Before I write any more, I have to admit something and get it off my chest: until last Tuesday’s performance of Il Matrimonio Segreto by the Resident Artists of the Pittsburgh Opera, I had never heard of this charming little opera nor its composer, Domenico Cimarosa. Of course, one of the most marvelous things about classical music and opera, is not only its ability to engage and entertain us, but to stir our emotions, make us think and, more often than perhaps we realize, educate us. Cimarosa was born seven years before Mozart and survived him by another ten. He was wildly successful during his life and traveled extensively across Europe, even serving for a time in St. Petersburg at the court of Empress Catherine the Great of Russia. In that time, and having penned over eighty operas, it seems that Il Matrimonio Segreto was his most beloved and successful. And the historic success of Il Matrimonio only makes it the more appropriate to be paired with the Pittsburgh Opera’s not-so-secret weapon: the Resident Artists program.
As I have remarked many times in past reviews, the Resident Artists of the Pittsburgh Opera, under the tutelage of General Director Christopher Hahn, are a significant pillar in supporting the unique successes of this company. Tuesday’s performance was no exception, and truly exemplified a level of comfort and familiarity amongst these peers as is rarely seen in pick-up casts assembled of more seasoned actors. Director Stephanie Havey, who is rounding her second season as the Resident Artist program’s lone stage director, was undoubtedly this production’s golden thread, binding the magical eccentricity of Brandon McNeel and Stevie O’Brian Agnew’s wonderful sets and lighting (respectively) with the charmingly wacky antics of her Resident Artist peers. The cherry on top was a slew of marvelous costumes, both period-esque (this production is updated to the 1910s) and cartoony. The arrival of baritone Kyle Oliver as Count Robinson, behind a comically wide, lime-green bow tie and knee-length frock coat pressed out of me an uncontrollable guffaw, enhanced only by his stone-faced butler, who paced around him tossing rose petals in the air. My delight in Oliver’s portrayal only escalated throughout the show as the Count proceeded to be pushed about by irreverent revolving doors and embarrassed by the lack of effect his courtly charm seemed to have on the ungrateful bourgeois family of financially successful commoner, Geronimo, portrayed by bass Joseph Barron. Both Mr. Oliver and Mr. Barron were right at home in these characters and carried the ensemble with well balanced vocal fortitude and confident acting ability. I was particularly fond of Mr. Oliver’s smarmy count, who seemed well aware that he was a bit less impressive and suave than he attempted to be, with hilarious results.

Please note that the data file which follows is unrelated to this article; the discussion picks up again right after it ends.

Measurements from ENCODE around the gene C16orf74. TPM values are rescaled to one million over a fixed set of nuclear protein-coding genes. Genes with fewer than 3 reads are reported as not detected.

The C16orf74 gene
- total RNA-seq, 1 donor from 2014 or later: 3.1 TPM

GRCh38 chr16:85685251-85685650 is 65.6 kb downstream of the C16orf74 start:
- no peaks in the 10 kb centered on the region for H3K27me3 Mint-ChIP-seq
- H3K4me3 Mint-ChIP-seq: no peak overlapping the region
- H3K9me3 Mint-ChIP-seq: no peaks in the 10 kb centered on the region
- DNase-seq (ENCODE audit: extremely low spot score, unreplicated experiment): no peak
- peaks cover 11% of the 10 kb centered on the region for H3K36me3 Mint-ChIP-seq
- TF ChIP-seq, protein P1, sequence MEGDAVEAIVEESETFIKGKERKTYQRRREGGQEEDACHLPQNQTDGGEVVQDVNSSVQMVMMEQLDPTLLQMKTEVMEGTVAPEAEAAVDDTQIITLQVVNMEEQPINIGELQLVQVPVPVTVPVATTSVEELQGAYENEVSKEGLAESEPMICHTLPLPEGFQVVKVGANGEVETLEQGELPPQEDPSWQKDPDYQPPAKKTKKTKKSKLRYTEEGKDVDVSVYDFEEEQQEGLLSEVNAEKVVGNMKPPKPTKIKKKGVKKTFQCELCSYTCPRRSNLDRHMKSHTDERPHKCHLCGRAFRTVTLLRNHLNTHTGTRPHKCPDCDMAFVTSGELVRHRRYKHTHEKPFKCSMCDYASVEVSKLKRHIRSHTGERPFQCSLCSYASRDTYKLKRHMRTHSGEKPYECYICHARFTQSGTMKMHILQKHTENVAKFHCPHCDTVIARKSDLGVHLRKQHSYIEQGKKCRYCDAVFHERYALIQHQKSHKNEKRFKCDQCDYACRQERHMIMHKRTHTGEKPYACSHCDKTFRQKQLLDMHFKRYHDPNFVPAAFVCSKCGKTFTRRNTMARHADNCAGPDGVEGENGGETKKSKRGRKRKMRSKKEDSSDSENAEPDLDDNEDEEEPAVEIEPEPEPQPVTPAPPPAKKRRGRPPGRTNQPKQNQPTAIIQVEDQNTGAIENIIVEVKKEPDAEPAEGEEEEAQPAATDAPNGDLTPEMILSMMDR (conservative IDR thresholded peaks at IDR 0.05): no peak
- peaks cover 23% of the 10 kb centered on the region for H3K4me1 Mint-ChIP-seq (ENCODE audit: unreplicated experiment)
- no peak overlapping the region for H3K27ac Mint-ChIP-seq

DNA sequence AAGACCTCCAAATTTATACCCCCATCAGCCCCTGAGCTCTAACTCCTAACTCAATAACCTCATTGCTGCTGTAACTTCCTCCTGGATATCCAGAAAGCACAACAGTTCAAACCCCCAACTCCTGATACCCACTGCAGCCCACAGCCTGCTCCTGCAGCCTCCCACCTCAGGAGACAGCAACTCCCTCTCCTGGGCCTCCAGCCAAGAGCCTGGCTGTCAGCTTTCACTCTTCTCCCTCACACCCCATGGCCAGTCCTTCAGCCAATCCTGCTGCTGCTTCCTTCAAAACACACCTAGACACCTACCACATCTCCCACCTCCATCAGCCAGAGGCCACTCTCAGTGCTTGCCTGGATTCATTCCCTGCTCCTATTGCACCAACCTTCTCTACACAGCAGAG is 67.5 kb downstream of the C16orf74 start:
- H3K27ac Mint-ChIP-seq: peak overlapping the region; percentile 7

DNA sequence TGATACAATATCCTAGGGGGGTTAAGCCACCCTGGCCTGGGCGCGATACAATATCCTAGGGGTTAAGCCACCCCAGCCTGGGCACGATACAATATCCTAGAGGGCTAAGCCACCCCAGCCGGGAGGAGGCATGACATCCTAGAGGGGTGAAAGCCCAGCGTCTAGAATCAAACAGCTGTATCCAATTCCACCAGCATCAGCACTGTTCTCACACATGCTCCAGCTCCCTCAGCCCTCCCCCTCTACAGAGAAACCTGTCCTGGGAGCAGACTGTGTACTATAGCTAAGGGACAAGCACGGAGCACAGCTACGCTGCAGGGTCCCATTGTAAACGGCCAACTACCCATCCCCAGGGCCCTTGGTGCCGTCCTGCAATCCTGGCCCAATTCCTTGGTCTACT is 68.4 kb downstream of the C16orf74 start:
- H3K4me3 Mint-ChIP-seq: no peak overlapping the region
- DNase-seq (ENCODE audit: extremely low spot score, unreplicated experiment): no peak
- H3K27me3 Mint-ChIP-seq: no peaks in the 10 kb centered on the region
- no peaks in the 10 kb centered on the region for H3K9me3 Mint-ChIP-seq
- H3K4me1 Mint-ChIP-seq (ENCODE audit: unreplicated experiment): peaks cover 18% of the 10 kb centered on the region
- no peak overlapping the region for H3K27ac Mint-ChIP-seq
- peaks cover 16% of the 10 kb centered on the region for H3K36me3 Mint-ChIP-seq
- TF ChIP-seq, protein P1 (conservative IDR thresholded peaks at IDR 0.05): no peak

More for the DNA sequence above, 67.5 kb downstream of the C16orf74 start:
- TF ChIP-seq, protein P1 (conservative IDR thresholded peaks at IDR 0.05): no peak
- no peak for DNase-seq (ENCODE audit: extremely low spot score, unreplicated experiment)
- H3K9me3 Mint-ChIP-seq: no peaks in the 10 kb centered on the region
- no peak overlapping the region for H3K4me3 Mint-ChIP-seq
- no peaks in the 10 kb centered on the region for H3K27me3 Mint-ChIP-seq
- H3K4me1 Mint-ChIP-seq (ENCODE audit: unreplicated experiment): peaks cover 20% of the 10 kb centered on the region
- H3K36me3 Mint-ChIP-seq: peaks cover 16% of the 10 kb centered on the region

Cimarosa’s music (which complements a rather transparent libretto by Giovanni Bertati) provides a conveniently blank slate, open to a world of interpretive staging. The arias are sweet, the ensemble numbers appropriately balanced, and nothing gets in the way or wears too thin, as can often be the challenge in operas of this period. Cimarosa provides us with a simple story that is above all else, funny. Guest conductor Sara Jobin performed well with the opera orchestra, though the uneventful score left few opportunities to shine without the assistance of the antics of the cast. Second-year artist Juan José de León and first-year Meredith Lustig were charming as the household clerk Paolino and his wife Carolina, married in secret to avoid the criticism of the social climbing Geronimo, Carolina’s father. First-year Jasmine Muhammad performed strongly as Carolina’s sister, Elisetta, contractually betrothed to the bumbling Count. Among her peers, Ms. Muhammad seemed the least comfortable with the demands of her part as her voice seemed to falter in some of the more acrobatic passages. First-year Samantha Korbey evoked the heftiest laughs from behind a glass of whiskey and a cigarette holder as Geronimo’s crabby, old, widowed sister, Fidalma, who ultimately professes her misdirected love to Paolino, after he has already fainted in horror due to her advances.
Most enchanting about this special performance, is the intimate relationship these young artists share thanks to the Pittsburgh Opera’s Resident Artist program. If we were to strip away all the costumes, sets, music and acting, we would see a group of very talented individuals simply having fun. And in the case of Il Matrimonio Segreto, it was a bit of fun that did not leave out the audience. To Ms. Havey’s credit, it seems as though this intimate camaraderie is precisely what she capitalized upon to rouse such a great production, and it worked beautifully. I see strong careers ahead for this entire cast, if not especially Ms. Havey, and I look forward to seeing what direction she takes in her upcoming productions with the Pittsburgh Opera.